Specialized Camber Review
Mountain bikers seem to be on the quest for the perfect bike all the time; at ERIK’S we’re excited to offer best all-around mountain bikes for the Midwest rider in the Specialized men’s Camber and women’s Rumor models. Over the next two posts, we’ll detail what makes these bikes ideal for mountain biking not only in the Midwest, but many of your favorite local trails.
The Specialized Camber can handle whatever you throw at it and it looks good while doing it. A far cry from the straight framed cro-moly mountain bikes of our youth, this curvy bike is sure to draw some envious stares. With both alloy and carbon fiber frame options there are many ways to get on a Camber and have a blast. Whichever frame material you choose the Camber is a bike that you can ride as hard as you want – find your edge and the Camber will roll right up to it.
With the Camber, Specialized has engineered a full suspension bike that is easy to setup and a blast to ride. 110 mm of travel in the fork ensures control on contact and lets riders blast down trails with confidence. A lot of full suspension bikes seem to require advanced degrees to set the shock pressures and adjust the sag on rear shocks, which factors your weight into the amount of recoil; not the Camber. Specialized teamed up with Fox Shocks to create a proprietary system to set auto-sag and dial in the correct pressure. Just pump up the rear shock, sit on the bike, open the bleed valve, close the bleed valve when the air stops coming out and go ride.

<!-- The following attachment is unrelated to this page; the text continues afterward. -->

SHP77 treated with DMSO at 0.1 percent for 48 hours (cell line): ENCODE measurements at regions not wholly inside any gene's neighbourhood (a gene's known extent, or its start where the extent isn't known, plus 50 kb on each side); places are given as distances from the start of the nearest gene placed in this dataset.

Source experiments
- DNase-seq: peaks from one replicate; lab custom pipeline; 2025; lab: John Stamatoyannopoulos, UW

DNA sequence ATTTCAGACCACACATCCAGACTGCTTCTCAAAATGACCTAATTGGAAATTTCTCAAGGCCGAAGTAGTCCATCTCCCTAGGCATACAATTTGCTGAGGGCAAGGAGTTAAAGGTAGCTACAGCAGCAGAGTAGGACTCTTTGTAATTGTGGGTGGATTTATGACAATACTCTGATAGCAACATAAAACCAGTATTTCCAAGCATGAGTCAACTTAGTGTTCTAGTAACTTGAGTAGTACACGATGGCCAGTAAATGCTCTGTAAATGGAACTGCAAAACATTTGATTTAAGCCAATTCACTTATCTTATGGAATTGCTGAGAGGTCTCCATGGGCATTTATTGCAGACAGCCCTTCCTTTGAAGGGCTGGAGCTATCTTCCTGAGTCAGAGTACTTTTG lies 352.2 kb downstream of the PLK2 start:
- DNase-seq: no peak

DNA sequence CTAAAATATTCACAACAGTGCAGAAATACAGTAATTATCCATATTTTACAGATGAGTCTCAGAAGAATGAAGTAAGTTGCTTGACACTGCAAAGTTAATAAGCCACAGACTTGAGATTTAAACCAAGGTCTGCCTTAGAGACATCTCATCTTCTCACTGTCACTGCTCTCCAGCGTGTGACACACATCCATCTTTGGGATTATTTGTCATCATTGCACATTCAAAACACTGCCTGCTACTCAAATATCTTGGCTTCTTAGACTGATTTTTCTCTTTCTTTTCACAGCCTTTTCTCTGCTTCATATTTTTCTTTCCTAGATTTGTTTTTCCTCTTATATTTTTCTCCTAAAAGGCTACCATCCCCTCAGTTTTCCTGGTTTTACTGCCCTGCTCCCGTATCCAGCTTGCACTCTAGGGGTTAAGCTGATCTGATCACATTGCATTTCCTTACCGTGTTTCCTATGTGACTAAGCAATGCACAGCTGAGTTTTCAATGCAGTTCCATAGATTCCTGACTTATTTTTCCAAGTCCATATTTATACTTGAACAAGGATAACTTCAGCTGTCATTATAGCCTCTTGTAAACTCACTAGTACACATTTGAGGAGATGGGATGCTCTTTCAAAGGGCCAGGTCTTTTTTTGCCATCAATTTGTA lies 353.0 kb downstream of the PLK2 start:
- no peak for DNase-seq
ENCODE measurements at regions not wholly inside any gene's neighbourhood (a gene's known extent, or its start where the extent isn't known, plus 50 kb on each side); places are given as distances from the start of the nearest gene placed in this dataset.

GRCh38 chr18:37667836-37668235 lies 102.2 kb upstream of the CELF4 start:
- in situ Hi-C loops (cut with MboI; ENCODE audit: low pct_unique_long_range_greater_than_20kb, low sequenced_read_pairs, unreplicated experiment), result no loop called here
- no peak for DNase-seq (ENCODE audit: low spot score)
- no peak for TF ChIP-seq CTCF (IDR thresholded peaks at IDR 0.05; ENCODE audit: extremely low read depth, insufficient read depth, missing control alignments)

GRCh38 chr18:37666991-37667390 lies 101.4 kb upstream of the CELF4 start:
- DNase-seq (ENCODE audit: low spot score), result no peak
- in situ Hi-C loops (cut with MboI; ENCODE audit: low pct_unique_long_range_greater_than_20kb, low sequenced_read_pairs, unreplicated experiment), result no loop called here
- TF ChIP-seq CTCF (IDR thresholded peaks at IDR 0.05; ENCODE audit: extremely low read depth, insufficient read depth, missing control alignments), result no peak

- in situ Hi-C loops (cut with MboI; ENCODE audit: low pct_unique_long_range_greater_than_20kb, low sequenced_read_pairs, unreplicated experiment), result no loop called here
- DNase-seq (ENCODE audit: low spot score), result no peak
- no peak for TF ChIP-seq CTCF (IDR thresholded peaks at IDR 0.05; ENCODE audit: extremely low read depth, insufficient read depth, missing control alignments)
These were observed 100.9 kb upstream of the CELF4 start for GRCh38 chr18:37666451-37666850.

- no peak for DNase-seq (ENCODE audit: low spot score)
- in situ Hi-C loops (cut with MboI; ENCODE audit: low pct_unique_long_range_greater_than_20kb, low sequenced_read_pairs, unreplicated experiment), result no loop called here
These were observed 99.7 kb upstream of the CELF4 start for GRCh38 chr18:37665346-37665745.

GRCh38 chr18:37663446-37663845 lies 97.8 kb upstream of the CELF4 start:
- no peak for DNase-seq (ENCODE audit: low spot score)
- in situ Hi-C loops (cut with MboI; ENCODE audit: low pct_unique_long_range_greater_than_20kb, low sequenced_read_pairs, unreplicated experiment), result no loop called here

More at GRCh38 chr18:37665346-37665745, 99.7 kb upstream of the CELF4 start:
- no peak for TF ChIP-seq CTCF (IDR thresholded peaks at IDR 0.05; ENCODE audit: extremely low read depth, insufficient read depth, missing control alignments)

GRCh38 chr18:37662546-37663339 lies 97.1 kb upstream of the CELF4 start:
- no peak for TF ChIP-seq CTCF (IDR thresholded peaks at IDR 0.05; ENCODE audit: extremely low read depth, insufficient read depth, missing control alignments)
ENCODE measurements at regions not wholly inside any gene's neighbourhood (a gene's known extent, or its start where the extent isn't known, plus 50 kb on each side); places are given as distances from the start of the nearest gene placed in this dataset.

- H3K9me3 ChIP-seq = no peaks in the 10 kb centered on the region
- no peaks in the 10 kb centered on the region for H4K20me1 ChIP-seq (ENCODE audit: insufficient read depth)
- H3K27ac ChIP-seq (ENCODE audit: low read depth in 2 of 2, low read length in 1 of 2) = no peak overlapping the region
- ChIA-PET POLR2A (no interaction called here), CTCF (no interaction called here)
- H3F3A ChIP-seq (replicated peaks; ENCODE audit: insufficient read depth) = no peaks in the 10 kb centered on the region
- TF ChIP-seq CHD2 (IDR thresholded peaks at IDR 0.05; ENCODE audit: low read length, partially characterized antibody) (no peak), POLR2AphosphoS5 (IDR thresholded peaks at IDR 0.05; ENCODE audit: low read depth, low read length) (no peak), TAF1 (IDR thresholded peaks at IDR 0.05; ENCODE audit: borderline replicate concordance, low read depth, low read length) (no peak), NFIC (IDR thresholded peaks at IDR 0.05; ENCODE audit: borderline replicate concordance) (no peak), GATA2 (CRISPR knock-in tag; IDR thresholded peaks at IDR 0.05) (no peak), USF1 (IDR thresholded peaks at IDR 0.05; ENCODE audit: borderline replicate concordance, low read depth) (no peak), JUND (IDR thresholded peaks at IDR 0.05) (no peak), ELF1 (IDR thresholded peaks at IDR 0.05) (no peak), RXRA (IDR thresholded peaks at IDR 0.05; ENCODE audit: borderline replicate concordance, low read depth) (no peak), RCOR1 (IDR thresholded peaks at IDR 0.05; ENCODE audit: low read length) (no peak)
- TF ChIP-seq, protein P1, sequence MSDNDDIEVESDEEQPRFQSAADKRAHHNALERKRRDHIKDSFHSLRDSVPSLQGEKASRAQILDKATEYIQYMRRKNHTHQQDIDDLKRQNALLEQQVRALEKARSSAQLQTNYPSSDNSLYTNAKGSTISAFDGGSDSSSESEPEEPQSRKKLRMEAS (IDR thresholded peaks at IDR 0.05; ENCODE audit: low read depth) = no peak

Everything old is new again, and for 2016 Specialized is reintroducing a smaller wheel to the Camber family; this time as the wider, gnarlier 650b option. Whether you choose the 29er or the 650b it is clear that the Camber is beautifully engineered and refined. Specialized’s continued integration of tools and storage into their bikes has quickly moved past gimmicky to ingenious. If the devil is in the details, than the Camber is truly devilish; from the SWAT integrated multitool and bottle cage to the top cap made of a chain breaker and replacement master links. These spare parts and storage options means you can venture further out with less weight, freeing up space for sustenance or fluids.
New for 2016 is the SWAT downtube storage, getting more gear off you and putting it to use lowering the center of gravity. The Command Post IR (a mouthful of a name for a dropper seat post)is spec’ed on key models including the Comp Carbon and Expert is a great addition, solving the age old mountain biking dilemma of choosing a seat height that is comfortable climbing or descending but never both. The Command Post gives you the best of both worlds, letting you drop the post to bomb a hill and then pop it up to rest on a climb.
My experience. After a quick and easy transition to tubeless, as simple as pulling out the tube, replacing the presta valve with the included adapter and adding some Stan’s No Tubes, the range of rideable pressures has made this bike even more versatile. The Camber is a shred-machine.